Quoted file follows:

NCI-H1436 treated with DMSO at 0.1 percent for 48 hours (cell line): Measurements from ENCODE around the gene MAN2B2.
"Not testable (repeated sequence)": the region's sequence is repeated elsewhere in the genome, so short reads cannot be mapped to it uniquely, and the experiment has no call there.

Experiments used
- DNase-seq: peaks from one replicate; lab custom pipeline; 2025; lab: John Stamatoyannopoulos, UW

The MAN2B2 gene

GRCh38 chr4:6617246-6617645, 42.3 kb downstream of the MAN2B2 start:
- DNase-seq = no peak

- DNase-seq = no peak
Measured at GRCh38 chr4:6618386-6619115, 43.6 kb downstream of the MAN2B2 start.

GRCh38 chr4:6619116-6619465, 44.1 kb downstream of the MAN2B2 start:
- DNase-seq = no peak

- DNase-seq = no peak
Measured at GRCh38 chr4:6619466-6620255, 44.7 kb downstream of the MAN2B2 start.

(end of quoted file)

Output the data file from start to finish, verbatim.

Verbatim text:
NCI-H1436 treated with DMSO at 0.1 percent for 48 hours (cell line): Measurements from ENCODE around the gene MAN2B2.
"Not testable (repeated sequence)": the region's sequence is repeated elsewhere in the genome, so short reads cannot be mapped to it uniquely, and the experiment has no call there.

Experiments used
- DNase-seq: peaks from one replicate; lab custom pipeline; 2025; lab: John Stamatoyannopoulos, UW

The MAN2B2 gene

GRCh38 chr4:6617246-6617645, 42.3 kb downstream of the MAN2B2 start:
- DNase-seq = no peak

- DNase-seq = no peak
Measured at GRCh38 chr4:6618386-6619115, 43.6 kb downstream of the MAN2B2 start.

GRCh38 chr4:6619116-6619465, 44.1 kb downstream of the MAN2B2 start:
- DNase-seq = no peak

- DNase-seq = no peak
Measured at GRCh38 chr4:6619466-6620255, 44.7 kb downstream of the MAN2B2 start.